Several hundred protesters, including Cubans, members of the Unification Church, Vietnamese, Palestinians, a Japanese Buddhist sect, supporters of more AIDS research and a couple of Lithuanians demonstrated at Lafayette Square, the Ellipse and in front of the White House. They were outnumbered by tourists and office workers.

During the day, curious people wandered over to the corners near the Soviet Embassy on 16th Street NW, standing longer than they thought they would.

"I was just walking down the street and I thought, 'Hey, I'll just try this Gorby-watching,' " said the Rev. James Blair, as he joined the crowd near the embassy. "It's a nice diversion on a nice day."

Gorbachev began his public day with a 10 a.m. motorcade to the White House. As his Soviet-made armor-plated limousine and surrounding vehicles rolled up 16th Street, made a left on M Street and went down Connecticut Avenue, they kicked up a dust of excitement. Dozens of people, including a woman pushing a stroller, bolted in full-throttle pursuit of the cars.

"He smiled real big and waved. I was excited," said Francis Cate Grigsby, of Nashville, who saw a flash of Gorbachev as his big Zil limousine crossed Pennsylvania Avenue a little after 10 a.m. "He was very friendly and open. He had a very open expression. He looked very pleased that so many people were waiting here to see him."

"I'm excited to see Gorby," said Lisa Allen. "I'm from Ohio. Even to see a limousine is exciting."

After his meeting with President Bush, Gorbachev held a luncheon in the ornate Gold Room of the Soviet Embassy. Invited were an eclectic group of scientists, authors, politicians and actors.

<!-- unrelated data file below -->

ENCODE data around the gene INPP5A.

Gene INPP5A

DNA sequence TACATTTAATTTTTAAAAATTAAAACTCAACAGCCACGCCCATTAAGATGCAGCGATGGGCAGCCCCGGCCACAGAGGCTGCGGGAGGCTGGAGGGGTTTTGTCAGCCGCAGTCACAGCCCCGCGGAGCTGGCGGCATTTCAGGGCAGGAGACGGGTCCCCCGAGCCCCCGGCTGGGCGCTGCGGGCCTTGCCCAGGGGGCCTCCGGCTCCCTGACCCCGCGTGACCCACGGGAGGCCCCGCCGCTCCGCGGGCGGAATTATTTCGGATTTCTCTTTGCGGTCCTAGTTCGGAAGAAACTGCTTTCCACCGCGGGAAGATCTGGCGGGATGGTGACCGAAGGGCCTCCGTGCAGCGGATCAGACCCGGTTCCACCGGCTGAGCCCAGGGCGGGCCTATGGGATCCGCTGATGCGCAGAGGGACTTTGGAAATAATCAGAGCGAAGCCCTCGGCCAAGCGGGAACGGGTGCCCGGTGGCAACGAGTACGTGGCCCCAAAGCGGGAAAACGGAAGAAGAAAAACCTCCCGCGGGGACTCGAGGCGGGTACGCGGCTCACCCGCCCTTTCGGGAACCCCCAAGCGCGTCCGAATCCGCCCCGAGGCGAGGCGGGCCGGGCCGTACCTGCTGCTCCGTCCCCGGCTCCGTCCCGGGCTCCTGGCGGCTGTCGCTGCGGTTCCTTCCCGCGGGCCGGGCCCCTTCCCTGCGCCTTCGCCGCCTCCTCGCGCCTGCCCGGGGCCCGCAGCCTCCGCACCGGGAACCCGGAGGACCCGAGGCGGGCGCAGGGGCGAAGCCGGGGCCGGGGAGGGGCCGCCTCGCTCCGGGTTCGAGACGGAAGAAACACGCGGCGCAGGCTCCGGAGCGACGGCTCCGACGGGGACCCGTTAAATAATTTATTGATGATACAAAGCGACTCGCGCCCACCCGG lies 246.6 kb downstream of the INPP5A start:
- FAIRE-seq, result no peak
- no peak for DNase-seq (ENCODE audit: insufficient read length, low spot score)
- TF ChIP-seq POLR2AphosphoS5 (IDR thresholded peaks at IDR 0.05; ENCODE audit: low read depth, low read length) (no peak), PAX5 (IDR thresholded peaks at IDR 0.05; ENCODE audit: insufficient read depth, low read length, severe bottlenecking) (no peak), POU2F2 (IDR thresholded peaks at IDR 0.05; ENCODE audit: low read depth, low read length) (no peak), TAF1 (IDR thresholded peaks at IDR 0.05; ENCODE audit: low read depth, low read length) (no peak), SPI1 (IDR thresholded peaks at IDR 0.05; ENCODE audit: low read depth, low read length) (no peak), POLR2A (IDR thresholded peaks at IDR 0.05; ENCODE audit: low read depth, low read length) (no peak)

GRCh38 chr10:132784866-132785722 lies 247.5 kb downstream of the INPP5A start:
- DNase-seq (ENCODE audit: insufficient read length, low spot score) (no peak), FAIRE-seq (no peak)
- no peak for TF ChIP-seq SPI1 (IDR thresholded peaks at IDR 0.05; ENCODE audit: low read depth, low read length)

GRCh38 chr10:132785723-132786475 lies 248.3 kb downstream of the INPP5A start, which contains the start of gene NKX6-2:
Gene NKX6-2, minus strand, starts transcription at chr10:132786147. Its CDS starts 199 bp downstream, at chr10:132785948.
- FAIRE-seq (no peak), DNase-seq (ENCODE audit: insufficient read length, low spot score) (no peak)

During the luncheon, Gorbachev boldly addressed the momentum released in his part of the world.

"We have no other way to proceed, and there is no turning back," he said.

Robert P. Gale, the California bone marrow specialist who treated Soviets after the Chernobyl nuclear power plant disaster in 1986, said after the lunch that the guest list was perhaps Gorbachev's idea "of what he would like the Soviet Union to become."

"You have to feel -- not pity for him -- but sorry for him," he said, referring to the serious economic and political problems Gorbachev faces at home.

While Gorbachev was entertaining the well-knowns, Anthony Evans waited behind the police tape on 16th Street "just to see the trappings they drag out for just one man."

He said he hoped he could have a word with the leader, and this is what he would say: "I would tell him, 'Hang in there and listen to the people . . . . This is not the era of dictatorships, it is an era of cooperation.' "

After the luncheon, Raisa Gorbachev headed to the Library of Congress to open an exhibit of Russian manuscripts, and then to the Capital Children's Museum.

Tourists and Capitol Hill staff members waved to the Soviet First Lady as her limousine arrived at the Library of Congress, but were disappointed when she entered a protected door under the main sweeping marble steps.

"We took an hour out of work and didn't even get to see her," said a Library of Congress employee.

The ceremonies began late and some guests sneaked out before the guest of honor departed.

"It was just wonderful, but I hadn't counted on being away from my desk so long," said Supreme Court Justice Sandra Day O'Connor.

Staff writers Linda Wheeler, Bill Dedman, Carlos Sanchez, Keith Harriston, Ruben Castaneda, Stephen Buckley, Maria Koklanaris, Nell Henderson and Jane Seaberry contributed to this report.